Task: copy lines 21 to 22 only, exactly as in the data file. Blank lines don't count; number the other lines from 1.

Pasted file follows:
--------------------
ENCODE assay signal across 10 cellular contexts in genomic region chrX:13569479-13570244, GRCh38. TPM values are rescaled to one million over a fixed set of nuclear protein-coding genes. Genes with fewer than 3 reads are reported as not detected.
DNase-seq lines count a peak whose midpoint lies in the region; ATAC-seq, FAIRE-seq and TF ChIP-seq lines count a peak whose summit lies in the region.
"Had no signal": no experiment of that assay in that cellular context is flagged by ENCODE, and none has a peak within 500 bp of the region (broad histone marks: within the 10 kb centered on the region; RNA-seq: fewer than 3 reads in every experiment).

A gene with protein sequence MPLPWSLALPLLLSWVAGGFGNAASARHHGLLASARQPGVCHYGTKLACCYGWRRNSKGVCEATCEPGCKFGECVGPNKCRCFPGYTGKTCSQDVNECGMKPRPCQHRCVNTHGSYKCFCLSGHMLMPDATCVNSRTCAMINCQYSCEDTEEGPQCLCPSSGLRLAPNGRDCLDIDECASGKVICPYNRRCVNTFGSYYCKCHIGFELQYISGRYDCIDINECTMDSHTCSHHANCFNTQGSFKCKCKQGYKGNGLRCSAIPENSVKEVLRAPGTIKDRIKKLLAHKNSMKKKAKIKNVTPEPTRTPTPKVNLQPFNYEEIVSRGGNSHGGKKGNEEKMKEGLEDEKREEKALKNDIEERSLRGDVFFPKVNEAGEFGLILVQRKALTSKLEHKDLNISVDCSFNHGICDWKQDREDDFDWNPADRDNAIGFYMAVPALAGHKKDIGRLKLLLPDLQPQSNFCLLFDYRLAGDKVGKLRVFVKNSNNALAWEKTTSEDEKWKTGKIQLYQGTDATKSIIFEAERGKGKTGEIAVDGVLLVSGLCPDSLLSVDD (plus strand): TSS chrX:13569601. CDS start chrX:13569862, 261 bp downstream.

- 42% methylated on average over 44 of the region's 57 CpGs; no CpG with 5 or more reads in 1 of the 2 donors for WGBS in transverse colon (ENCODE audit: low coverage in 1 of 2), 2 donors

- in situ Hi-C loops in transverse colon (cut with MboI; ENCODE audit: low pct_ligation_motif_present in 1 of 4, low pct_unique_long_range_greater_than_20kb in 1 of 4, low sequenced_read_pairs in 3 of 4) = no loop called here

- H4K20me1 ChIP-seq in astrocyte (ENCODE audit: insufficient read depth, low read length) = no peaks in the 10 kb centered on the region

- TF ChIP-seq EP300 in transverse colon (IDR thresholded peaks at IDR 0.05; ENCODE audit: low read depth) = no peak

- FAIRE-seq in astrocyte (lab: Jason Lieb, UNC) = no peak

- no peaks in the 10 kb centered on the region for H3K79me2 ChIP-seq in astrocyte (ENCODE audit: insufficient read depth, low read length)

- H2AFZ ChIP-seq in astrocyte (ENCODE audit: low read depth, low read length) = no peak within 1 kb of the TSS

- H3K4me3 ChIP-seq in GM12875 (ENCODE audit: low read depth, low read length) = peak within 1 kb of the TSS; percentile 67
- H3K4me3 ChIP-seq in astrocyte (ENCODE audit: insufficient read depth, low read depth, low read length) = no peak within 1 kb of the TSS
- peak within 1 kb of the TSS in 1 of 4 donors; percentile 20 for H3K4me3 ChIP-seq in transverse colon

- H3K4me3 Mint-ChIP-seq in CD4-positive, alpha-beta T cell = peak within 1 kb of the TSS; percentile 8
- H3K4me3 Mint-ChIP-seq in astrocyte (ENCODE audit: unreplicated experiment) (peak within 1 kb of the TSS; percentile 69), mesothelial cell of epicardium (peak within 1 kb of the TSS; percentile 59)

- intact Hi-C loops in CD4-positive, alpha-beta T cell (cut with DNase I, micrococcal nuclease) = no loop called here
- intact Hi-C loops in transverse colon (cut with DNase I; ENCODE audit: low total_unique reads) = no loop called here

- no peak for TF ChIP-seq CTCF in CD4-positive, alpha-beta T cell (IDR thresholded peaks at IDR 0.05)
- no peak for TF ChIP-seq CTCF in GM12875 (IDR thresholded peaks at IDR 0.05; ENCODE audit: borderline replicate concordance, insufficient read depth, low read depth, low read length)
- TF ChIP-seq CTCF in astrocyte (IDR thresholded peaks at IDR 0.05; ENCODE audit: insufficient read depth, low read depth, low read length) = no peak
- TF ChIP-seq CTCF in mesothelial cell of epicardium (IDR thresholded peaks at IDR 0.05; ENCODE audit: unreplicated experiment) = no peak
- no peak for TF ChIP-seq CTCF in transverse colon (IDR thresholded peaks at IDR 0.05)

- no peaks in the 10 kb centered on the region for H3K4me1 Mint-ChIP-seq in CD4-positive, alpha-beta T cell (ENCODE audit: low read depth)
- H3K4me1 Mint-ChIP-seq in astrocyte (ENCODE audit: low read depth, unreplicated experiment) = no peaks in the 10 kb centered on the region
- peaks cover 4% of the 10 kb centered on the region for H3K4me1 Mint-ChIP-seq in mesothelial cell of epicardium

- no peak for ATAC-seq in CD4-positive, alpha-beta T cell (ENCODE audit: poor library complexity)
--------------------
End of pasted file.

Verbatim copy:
- TF ChIP-seq CTCF in astrocyte (IDR thresholded peaks at IDR 0.05; ENCODE audit: insufficient read depth, low read depth, low read length) = no peak
- TF ChIP-seq CTCF in mesothelial cell of epicardium (IDR thresholded peaks at IDR 0.05; ENCODE audit: unreplicated experiment) = no peak